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The Brief: Nov. 12, 2013

Monday could be summed up as a tale of two political speeches.

Texas attorney general and candidate for governor of Texas Greg Abbott during a campaign stop in San Marcos, Texas on Octobe…

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Monday could be summed up as a tale of two political speeches.

They were given by the two leading lights of today's Texas GOP. Each illuminated in its own way where each man might be guiding his political path in the months to come.

In Bedford, Attorney General Greg Abbott gave a 25-minute speech to the Northeast Tarrant Tea Party in which he detailed a dozen new policy positions, "touching on ethics reform, privacy rights, education, guns and Obamacare," according to The Texas Tribune's Aman Batheja who was on hand to cover it.

The purpose of such a policy-heavy speech, the presumptive GOP nominee for governor said, was to present himself as a new kind of GOP candidate. "One that is very substantive," Batheja reported Abbott as saying. "One that has a lot of policy details.”

Abbott has made a point of trying to present himself as a different kind of leader from his predecessor. So a speech with a Romneyesque multi-point program for his administration could be seen as a way to differentiate himself from the current governor, who has steadily decreased the number of new policy initiatives in the waning years of his time in office.

Across the state in Houston, U.S. Sen. Ted Cruz, R-Texas, gave a speech that was more notable for where he spoke than for what he said. Cruz addressed for the first time the Greater Houston Partnership. As reported by the Houston Chronicle'Matthew Tresaugue, "many of its members are the type of Republican stalwarts that cringed when the senator helped force a government shutdown over his opposition to President Barack Obama's health-care law."

Tresaugue wrote that the address focused on promoting economic growth in an attempt to reach out "to the more mainstream wing of the Republican Party." With Cruz's support so heavily concentrated among the Tea Party wing of the GOP, an attempt to broaden his base of support within his party would be expected if he has any intention of running for the presidential nomination in 2016.

Culled

•    Abbott Unveils Proposals for Privacy, Ethics and DNA (The Texas Tribune): "In the most detailed speech since launching his bid for governor earlier this year, Attorney General Greg Abbott laid out a dozen new policy proposals Monday evening, touching on ethics reform, privacy rights, education, guns and Obamacare."

•    Cruz reaches out to mainstream Republicans (Houston Chronicle): "U.S. Sen. Ted Cruz, a darling of ideologically-driven conservatives, reached out Monday to the more mainstream wing of the Republican Party, saying his top priority is promoting economic growth. The Texas Republican spoke for the first time to the Greater Houston Partnership, the region's chamber of commerce. While the business group is nonpartisan, many of its members are the type of Republican stalwarts that cringed when the senator helped force a government shutdown over his opposition to President Barack Obama's health-care law."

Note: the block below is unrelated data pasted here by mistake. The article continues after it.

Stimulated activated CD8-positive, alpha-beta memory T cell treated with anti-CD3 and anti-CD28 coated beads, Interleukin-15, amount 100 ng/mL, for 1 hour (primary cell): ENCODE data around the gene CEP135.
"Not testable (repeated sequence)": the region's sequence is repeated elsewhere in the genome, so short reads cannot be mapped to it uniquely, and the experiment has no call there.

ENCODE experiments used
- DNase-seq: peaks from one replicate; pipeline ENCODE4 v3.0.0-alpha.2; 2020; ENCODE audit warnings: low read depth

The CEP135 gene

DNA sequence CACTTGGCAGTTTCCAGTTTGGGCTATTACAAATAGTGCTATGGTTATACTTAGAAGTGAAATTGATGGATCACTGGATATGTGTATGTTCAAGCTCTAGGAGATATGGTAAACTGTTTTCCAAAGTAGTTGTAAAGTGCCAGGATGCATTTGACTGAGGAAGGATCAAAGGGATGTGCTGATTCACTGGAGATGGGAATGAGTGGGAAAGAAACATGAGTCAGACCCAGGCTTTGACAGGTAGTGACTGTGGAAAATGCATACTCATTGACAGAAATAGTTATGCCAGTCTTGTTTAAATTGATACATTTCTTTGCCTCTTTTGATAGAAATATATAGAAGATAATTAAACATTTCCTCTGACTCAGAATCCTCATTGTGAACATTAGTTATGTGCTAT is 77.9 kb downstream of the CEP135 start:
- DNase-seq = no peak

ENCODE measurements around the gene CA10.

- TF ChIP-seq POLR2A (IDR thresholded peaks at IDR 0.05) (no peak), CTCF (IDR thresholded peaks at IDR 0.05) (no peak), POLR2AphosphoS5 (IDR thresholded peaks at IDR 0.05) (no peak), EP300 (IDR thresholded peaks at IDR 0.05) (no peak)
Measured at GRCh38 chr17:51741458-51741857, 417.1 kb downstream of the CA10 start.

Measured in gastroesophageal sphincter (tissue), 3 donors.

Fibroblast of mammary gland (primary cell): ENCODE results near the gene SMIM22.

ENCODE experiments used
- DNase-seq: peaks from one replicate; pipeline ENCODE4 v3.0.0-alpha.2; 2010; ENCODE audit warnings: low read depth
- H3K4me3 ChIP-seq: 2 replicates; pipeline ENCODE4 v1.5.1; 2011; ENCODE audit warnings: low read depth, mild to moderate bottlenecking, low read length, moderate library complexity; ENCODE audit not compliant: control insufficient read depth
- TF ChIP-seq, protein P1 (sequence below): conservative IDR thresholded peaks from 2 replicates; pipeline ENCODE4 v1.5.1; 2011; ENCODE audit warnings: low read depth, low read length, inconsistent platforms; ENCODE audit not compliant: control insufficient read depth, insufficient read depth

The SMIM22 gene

•    A Face-Off Outside Dallas in the Escalating Battle Over Texas’ Gun Culture (The New York Times): "A small meeting of a group seeking tougher gun laws was interrupted Saturday at a suburban Dallas restaurant when the woman who helped organize it saw something outside that startled her: at least two dozen men and women in the parking lot with shotguns, hunting rifles, AR-15s and AK-47s."

•    Appeals court to examine UT’s use of race in admissions (Austin American-Statesman): "On Wednesday, a three-judge panel of the 5th U.S. Circuit Court of Appeals will hear arguments from both sides in Austin. The U.S. Supreme Court sent the case back to the 5th Circuit in June in a 7-1 ruling that, while not resolving matters, seemed to tilt somewhat in favor of Fisher."

•    No lessons yet from Voter ID law (The Associated Press): "There is no evidence to suggest Voter ID boosted turnout, but there is equally no evidence that Voter ID suppressed turnout. The Associated Press analyzed data obtained under an open records request and determined that 5.46 percent of Texas registered voters did not have a photo ID on file with the Department of Public Safety. That data varied considerably from county to county, with counties that had a high percentage of minorities or a high poverty rate having a higher proportion of registered voters without a matching DPS ID card."

Quote to Note“I’m showing, if you would, a new kind of Republican candidate. One that is very substantive. One that has a lot of policy details.” — Attorney General Greg Abbott, describing the dozen or so new public policy proposals he unveiled Monday evening at a Tea Party meeting in Bedford

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